ix)ssess great power as occult forces. Bijas are the 
radical letters or syllables of Mantras, the essential parte 
of them, or letters or syllables which represent the name 
of the deity to whom the Mantra is addressed, or letters 
or syllables which denote parts of the body over which 
the deity is supposed to preside. See Monier-Williams. 

BIKKURIM. The name of one of the Jewish treatises 
or tractates which reproduce the oral tradition or un- 
written law as developed by the second century A.D. 
and are included in the Mishnah (g.v.), a collection and 
compilation completed by Rabbi Judah the Holy, or the 
Patriarch, about 200 A.D. The sixty-three tractates of 
the Mishnah are divided into six groups or orders 
(sedarim). Bikkurim is the eleventh tractate of the first 
group, which is called Zerd'im (" Seeds "). 

BILOCATION. The expression denotes the power of 
being in two places at the same time. Certain persons 
are supposed to have pos.sessed or to possess this power. 
In a biographv of St. Alfonso di Liguori, translated by 
Cardinal Wiseman, the saint is said one day to have been 




in his own house and at the same time in church preaching 
a sermon. The writer of the biography of Apollonius 
of Tyana reports that his hero transported himself 
quicljly and mysteriously from one place to anotlier. 
Pythagoras is said to have had the same power. In 
modern times spiritualists liave claimed that the same 
thing still happens. In 1905 Italian newspa7>ers reported 
strange happenings in a family named Pansini. Two 
twys are said to have had a number of strange 
experiences. " The boys were at Ruvo one morning at 
9 o'clock, and at 9.30, without knowing how or why, they 
found themselves at Molfetta, before the c-onvent of the 
Capuchins." Again we are told that " one day the two 
boys were in the Piazza di Ruvo at 1.35 o'clock, and at 
1.45, about ten minutes afterwards, were at Trani, before 
the door of the house of one of their uncles, Signor Giro- 
lamo Maggiore " (Joseph Ijapiioni, Hypnotism and 
Spiritism, 1907). 

BIMBO-GAMI. A god of poverty in Japanese 

BINDING AND LOOSING. Expressions occurring in 
the New Testament (Matthew xvi. 19, xviii. IS). In 
Matthew xvi. IS, Jesus is represented as saying to his 
disciple, Simon Peter : " And I also say unto thee, that 
thou art Peter (Petros), and upon this rock (petra) I 
will build my church; and the gates of Hades shall not 
prevail against it. I will give unto thee the keys of the 
kingdom of heaven : and whatsoever thou shall bind on 
earth shall be bound in heaven : and whatsoever thou 
ehait loose on earth shall be loosed in heaven." On this 
passage the Church of Rome, of which Peter is supposed 
to have been the first bishop, bases its claim to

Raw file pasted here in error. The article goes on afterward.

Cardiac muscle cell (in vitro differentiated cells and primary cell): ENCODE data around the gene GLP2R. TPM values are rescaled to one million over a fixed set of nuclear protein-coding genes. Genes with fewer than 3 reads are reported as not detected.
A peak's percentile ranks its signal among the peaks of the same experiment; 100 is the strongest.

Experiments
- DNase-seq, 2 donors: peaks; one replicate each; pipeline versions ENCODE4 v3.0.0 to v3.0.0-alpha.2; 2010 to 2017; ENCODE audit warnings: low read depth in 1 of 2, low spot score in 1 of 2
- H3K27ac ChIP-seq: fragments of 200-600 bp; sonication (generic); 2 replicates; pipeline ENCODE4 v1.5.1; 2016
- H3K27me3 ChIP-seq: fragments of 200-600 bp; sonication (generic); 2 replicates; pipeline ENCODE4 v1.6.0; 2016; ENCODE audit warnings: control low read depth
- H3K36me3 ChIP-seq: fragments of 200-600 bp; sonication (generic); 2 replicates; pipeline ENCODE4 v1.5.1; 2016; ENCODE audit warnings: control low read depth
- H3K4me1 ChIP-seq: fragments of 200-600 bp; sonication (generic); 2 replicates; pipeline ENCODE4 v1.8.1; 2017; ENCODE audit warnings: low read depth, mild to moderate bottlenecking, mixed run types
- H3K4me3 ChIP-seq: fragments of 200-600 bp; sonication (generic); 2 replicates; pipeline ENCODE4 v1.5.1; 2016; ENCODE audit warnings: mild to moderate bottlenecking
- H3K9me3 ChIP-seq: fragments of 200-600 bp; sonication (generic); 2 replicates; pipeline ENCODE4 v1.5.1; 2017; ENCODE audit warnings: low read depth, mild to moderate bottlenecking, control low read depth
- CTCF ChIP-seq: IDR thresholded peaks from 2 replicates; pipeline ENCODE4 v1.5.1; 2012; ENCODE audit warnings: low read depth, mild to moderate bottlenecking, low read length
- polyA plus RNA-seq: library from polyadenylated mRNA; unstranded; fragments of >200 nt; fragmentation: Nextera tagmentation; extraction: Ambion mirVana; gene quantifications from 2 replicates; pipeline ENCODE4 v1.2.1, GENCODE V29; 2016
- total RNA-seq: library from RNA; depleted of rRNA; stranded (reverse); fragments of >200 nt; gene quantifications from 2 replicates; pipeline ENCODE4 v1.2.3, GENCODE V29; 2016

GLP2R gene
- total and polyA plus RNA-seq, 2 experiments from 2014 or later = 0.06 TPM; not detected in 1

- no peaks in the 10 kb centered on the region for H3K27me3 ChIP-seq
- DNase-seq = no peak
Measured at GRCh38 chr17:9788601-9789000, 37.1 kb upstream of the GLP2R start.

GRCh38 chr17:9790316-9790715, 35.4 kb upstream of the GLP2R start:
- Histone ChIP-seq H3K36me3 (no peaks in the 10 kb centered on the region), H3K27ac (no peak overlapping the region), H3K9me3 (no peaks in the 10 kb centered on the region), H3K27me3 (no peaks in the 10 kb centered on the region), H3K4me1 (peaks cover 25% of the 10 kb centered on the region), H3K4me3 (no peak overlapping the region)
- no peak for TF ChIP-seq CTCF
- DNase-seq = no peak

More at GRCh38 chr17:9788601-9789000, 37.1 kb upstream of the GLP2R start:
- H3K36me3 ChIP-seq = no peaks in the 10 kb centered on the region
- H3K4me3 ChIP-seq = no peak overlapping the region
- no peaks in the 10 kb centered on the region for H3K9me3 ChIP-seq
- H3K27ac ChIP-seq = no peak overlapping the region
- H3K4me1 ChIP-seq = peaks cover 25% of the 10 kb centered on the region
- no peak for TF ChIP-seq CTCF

supremacy. In Matthew xviii. 18, Je.sus, addressing the 
disciples collectively, says : " Verily, I say unto you, 
what things soever ye shall bind on earth shall be bound 
in heaven : and what things soever ye shall loose on earth 
ehall be loosed in heaven." The expressions were com- 
monly used of decisions given by the Jewish rabbis. To 
bind was to forbid ; to loose was to allow. See Encycl. 

BINZURU. Binzuru is one of the deities most widely 
revered in Japan in connection with the ancient national 
religion known as Shintoism (f/.t'.). The god of 
medicine, he " is usually a red lacquer figure of a man 
seated, and much defaced by the rubbings of centuries " 
(I. Bishop). Persons afflicted with disease make 
pilgrimages to celebrated images of the god. To cure 
the disease they rub that part of the god which cor- 
responds to the afflicted part of their own persons. Then 
they rub themselves again. See " ShintOism " in R.S.W. 

BIRADEVARU. Biradevaru or BTrappa is the patron 
saint of the Kurubas, a caste of hunters in Southern 
India. Horses and ponies being vehicles of the god, the 
Kurubas will not ride upon them. The Kurubas are 
ancestor worshippers, and treasure golden discs stamped 
with the figures of human beings. Their temples are 
dolmen-like structures. " In the open country near 
Kadur in Mysore is a shrine of Biradevaru, which con- 
sists of four stone pillars .several feet in height, sur- 
mounted by flat slabs as a cap-stone, within which the 
deity is represented by round stones, and stones with 
snakes carved on them are deposited. Within the 
Kuruba quarter of the town, the shrine of Anthar- 
gattamma is a regular dolmen beneath a margosa 
{Melia Azadirachta) tree, in which the goddess is repre- 
sented by rounded stones imbedded in a mound of eartJi. 
Just outside the same town, close to a pipal tree (Ficus 
relifjiosa) are two smaller dolmen-like structures con- 
taining .stones representing two Kuniba Da saris, one a 
centenarian, who are buried there " (E. Thurston and K. 


BIRKATH ERUSIN. Literally the " Blessing of 
Betrothal," a feature in the Jewish marriage-service. 
God is blessed for having instituted marriage. "Blessed 
are Thou, O Lord, Who sanetiflest Thy people Israel by 
the rite of the canopy and the sacred covenant of wed- 
lock." See W. O. E. Oesterley and G. H. Box. 

BIRTH CEREMONIES. In Arabia soon after a child 
was born a sheep was sacrificed, and the infant's head 
was shaved and daubed with the sheep's blood. The 
sacrifice was meant " to avert evil from the child by 
shedding blood on his behalf," apparently to establish 
a kind of blood-brotherhood between the protector and 
the protected (see BLOOD). This ceremony was called 
"AKIKA (q.v.). Another custom among some sections of